Is there anything which Brexit won’t affect? The process of withdrawing from the EU has been headline news for months. Predictions range from a full on apocalypse with no flights and no food on shelves, to everything carrying on pretty much as normal. Nobody knows for sure. However, one thing which is certain is that after the UK leaves the EU, right to work checks will have to change. If you’re running a small business which employs people from outside the UK, it’s something you should be up to speed with.
What are right to work checks anyway?
Right to work checks are about employing workers legally. It’s the Home Office who are in charge of overall immigration into the UK, but employers have to play their part too. Fines for employing illegal workers have been around for years. Businesses can be fined up to £10,000 per illegal worker. In order to minimise risks, all businesses should be checking up on everyone applying to work with them. The easiest way of doing this is to ask people to bring their passports to their interview. Employers can then take a photocopy of the details page to prove that they’ve done everything they can to confirm immigration status. If it’s a British or EU passport, the right to work is clear. Outside the EU, it’s a little more complicated. And this complication is only going to get worse when EU passport holders lose the automatic right to live and work in the UK.
How will Brexit affect all this?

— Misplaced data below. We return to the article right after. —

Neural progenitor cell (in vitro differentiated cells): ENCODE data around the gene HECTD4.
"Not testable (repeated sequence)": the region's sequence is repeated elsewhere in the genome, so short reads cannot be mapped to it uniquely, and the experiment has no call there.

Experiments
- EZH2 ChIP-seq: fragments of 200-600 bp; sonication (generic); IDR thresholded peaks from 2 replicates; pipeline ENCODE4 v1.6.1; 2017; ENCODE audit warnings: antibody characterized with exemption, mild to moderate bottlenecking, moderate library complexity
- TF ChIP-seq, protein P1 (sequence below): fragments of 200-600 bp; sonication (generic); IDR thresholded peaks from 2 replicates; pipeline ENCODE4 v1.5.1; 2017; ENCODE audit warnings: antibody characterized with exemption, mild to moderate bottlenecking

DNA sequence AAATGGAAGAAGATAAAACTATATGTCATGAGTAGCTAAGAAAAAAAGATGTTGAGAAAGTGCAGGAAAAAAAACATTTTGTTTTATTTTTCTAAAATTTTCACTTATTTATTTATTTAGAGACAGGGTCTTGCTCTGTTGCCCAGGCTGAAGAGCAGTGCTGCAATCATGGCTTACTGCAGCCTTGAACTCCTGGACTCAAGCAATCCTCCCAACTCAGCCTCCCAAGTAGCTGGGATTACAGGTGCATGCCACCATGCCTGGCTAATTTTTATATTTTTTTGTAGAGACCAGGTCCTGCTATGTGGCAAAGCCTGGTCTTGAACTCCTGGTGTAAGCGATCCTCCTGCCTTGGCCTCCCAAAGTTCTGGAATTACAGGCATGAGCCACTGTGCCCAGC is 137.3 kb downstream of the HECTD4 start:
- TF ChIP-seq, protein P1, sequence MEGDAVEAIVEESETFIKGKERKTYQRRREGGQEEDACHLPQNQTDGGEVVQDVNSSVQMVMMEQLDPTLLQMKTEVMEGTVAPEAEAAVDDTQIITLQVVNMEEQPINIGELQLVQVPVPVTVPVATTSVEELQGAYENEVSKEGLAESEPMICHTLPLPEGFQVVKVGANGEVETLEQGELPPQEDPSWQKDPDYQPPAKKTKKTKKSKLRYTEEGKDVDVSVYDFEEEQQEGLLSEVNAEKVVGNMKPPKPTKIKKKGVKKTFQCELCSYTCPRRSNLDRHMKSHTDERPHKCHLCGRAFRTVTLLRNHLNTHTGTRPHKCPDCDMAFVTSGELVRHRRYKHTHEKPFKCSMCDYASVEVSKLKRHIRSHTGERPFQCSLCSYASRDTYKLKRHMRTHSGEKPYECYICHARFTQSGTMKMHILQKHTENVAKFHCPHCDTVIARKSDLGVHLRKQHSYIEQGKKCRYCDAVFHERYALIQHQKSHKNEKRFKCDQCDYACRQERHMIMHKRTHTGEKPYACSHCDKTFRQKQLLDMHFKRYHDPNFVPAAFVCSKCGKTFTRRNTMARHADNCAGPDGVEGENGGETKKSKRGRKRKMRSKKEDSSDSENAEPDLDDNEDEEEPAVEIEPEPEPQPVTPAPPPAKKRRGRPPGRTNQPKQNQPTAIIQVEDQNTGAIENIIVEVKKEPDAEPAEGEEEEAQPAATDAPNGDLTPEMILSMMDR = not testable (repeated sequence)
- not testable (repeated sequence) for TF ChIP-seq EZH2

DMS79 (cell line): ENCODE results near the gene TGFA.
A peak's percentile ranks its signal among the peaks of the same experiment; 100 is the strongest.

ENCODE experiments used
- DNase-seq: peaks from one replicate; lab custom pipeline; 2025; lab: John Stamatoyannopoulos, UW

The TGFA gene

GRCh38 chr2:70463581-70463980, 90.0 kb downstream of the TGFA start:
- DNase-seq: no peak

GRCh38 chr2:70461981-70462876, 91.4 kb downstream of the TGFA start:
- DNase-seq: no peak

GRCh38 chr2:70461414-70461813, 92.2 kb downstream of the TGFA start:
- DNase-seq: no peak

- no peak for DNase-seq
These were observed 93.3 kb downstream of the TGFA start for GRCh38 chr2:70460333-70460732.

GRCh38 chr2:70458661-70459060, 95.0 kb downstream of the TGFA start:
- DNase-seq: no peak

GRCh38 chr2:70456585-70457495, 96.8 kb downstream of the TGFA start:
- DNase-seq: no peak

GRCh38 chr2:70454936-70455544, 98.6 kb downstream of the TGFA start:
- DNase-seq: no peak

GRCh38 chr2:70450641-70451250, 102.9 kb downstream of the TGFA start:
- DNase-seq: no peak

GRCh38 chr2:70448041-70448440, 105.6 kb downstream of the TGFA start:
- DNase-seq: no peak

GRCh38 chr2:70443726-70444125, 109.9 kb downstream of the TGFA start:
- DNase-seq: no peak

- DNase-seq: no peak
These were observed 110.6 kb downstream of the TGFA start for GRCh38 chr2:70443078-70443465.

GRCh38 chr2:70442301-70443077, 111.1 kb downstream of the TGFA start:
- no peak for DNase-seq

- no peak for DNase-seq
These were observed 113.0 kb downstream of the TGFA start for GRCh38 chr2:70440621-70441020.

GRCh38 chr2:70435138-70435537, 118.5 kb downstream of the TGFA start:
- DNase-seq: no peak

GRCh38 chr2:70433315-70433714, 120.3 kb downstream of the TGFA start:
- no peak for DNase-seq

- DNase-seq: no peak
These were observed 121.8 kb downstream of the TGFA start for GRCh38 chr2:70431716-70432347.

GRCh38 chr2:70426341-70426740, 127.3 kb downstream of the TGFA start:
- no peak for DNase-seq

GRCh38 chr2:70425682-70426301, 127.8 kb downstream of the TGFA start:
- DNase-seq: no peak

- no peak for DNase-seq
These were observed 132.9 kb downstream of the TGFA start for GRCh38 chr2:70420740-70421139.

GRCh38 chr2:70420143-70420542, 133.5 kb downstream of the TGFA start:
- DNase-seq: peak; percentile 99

At present, people from across the EU have the right to move to the UK and get a job, no questions asked. And conversely, British people have the same rights. That means that when it comes to legal working checks, anyone with an EU passport automatically qualifies as a legal worker. Brexit will change all of that. EU passport holders won’t be able to move to the UK and get a job in the same way as before. They will have to follow the same procedures for people coming from elsewhere in the world. That will probably mean applying for a visa before entering the UK. The picture is muddied even further by the fact that there are thousands of EU citizens already here in the UK working. The government has assured them that they can stay. But how do they prove that when applying for a new job?
Implications for employers
Employers are understandably confused by all this. The exact visa requirements for people living in the EU are still unclear. Hopefully, when Brexit finally happens, there will be more guidance issued by the government. The best advice is to keep watching for news, and hope for more guidance. It’s likely that the Home Office will set up some sort of helpline or website for advice. Try to keep up to date with developments. Keep taking copies of applicants’ passports, and file them away in case questions are asked in the future.